Here’s 11,904 rows of new data from the US Department of State’s 2018-2019 Foreign Military Training Report

This weekend, security and human rights wonks received an early Christmas present from the U.S. Department of State: the Foreign Military Training and DoD Engagement Activities of Interest, 2018-2019.

Published annually since 2000, this extensive report contains detailed information about non-classified training activities the Department of State and Department of Defense have funded and delivered to non-US security forces in the preceding fiscal year. The 2018-2019 report, then, delivers detailed data on trainings that took place in the 2017-2018 period, along with a less detailed list of those planned and ongoing in the 2018-2019 period.

Earlier in the year, I blogged about why the data in these reports are important, and why at Security Force Monitor we started a project to make the data more accessible:

The value of this very detailed data is high but its accessibility is very low. This is because of the backwards way the data are published: 1000s of pages of tables in PDFs […] Our hope is that when the next report arrives in a short few months, we will be able to turn it into machine readable data and pass it around the sector in minutes, rather than months.

So, over this weekend we grabbed the 462 page PDF of the 2018-2019 report and extracted 11,904 rows of new training data from Volume I: Section IV, which details trainings that have taken place in the 2017-2018 period. We’ve added this data to our online database so you can search and download it:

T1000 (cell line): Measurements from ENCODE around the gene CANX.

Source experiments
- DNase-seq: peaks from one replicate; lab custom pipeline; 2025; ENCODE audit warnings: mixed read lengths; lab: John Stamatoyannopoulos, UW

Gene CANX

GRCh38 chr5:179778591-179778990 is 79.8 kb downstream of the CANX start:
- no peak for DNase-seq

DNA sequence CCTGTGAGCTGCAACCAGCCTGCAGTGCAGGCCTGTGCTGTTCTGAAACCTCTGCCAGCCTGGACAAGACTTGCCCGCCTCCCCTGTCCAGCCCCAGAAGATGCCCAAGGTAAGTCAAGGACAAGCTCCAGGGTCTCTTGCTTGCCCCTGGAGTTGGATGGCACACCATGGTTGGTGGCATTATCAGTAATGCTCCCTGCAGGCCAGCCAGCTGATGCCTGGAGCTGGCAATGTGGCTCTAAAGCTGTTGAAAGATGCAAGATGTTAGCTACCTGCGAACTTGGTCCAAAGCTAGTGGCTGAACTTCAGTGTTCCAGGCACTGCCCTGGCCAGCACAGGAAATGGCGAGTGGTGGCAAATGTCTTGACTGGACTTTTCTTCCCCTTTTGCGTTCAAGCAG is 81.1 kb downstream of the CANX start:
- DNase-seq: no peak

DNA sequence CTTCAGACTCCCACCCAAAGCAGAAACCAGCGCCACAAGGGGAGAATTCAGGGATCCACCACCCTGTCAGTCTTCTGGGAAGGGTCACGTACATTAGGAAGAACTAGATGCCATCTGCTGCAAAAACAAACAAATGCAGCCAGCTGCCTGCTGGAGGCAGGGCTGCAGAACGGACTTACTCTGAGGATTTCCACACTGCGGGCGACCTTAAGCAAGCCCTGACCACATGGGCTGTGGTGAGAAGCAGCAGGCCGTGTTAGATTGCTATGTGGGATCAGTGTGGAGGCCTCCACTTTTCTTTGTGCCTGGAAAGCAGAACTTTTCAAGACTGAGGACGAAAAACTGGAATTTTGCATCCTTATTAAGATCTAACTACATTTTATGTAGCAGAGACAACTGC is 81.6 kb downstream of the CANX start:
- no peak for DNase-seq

https://trainingdata.securityforcemonitor.org/state-department-data/training_data?source_uuid__exact=8d439057-bc2d-4141-8ff3-48d6842150eb

(To download the data for use in a spreadsheet, scroll down until you see “Advanced export” – tick “Download file” and “Stream all rows” and then select “Export CSV”)

With the inclusions of this new 2018-2019 data, we’re publishing data on 213,603 trainings in 185 countries between 1 October 2000 and 30 September 2018.

The data publishing platform is flexible and powerful and gives you tools to search, sort, facet, filter and download all or parts of the dataset. The platform offers a user interface that you can use to build queries; you can also query the data directly using Structured Query Language (SQL), but this will take a bit of practice to master. I’ll write up some better instructions and add them to our Research Handbook in due course. In the meantime, here are some queries to help you get started:

The nature of the automated data extraction process means we can’t guarantee that the data are error-free. You can see the complete extraction code and process over on Github, and we’ve done our best to ensure that it accurately turns the content of the original PDF report into data – before using this data, however, please check it against the source.

Happy data wrangling!

Image: Tom Longley, CC-BY-4.0

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